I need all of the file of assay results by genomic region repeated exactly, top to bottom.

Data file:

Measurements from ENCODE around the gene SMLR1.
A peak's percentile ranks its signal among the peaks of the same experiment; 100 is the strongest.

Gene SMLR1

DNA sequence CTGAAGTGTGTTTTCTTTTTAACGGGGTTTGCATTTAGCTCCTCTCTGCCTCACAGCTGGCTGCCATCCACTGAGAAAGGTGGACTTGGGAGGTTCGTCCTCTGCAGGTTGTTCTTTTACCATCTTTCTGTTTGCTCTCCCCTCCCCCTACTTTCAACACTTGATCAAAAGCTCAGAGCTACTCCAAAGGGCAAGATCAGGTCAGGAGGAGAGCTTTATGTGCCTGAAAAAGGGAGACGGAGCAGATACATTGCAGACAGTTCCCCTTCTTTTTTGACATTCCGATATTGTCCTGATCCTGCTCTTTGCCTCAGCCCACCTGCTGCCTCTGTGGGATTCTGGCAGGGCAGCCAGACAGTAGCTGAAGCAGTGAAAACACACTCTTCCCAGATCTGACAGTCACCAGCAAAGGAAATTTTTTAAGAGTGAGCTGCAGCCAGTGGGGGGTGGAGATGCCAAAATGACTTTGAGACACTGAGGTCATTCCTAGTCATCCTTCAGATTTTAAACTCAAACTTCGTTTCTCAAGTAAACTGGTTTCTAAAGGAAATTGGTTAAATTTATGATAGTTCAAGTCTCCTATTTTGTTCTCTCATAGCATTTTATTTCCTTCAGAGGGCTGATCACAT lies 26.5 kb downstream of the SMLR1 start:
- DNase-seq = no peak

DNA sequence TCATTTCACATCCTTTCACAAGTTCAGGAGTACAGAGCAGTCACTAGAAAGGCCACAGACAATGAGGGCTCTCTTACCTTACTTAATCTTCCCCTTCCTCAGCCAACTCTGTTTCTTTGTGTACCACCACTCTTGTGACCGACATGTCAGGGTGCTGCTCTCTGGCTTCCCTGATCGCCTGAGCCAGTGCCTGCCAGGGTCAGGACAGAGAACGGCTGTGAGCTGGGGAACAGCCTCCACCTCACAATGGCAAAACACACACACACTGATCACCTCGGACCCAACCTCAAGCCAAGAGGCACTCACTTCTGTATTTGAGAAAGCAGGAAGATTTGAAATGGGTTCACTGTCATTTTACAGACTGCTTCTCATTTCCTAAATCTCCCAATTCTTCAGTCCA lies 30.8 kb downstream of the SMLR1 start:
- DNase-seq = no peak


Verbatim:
Measurements from ENCODE around the gene SMLR1.
A peak's percentile ranks its signal among the peaks of the same experiment; 100 is the strongest.

Gene SMLR1

DNA sequence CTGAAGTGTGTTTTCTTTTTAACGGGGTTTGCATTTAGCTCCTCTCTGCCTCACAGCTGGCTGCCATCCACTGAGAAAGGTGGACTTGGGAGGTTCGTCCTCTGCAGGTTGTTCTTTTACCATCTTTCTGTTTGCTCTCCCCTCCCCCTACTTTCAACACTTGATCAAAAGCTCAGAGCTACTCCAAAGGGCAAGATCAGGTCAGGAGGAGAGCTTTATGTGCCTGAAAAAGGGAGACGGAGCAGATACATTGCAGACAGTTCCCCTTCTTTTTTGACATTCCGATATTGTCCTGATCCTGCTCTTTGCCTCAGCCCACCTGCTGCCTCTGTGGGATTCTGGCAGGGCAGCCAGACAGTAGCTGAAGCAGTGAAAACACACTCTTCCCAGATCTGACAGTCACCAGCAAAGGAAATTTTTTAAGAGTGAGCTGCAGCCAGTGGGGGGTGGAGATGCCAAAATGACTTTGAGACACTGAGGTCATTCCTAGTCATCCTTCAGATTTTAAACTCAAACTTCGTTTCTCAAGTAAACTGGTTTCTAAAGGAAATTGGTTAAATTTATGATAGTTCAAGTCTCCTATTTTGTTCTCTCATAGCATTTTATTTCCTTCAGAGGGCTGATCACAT lies 26.5 kb downstream of the SMLR1 start:
- DNase-seq = no peak

DNA sequence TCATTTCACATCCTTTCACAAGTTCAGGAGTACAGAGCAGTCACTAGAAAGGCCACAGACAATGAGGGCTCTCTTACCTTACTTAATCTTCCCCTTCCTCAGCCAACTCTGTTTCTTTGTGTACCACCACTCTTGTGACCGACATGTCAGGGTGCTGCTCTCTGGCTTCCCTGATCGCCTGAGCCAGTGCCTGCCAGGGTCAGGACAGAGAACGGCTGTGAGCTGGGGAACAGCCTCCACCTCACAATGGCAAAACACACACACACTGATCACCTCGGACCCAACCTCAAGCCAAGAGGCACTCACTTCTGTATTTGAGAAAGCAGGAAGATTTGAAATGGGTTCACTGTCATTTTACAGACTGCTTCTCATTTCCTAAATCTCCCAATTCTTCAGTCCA lies 30.8 kb downstream of the SMLR1 start:
- DNase-seq = no peak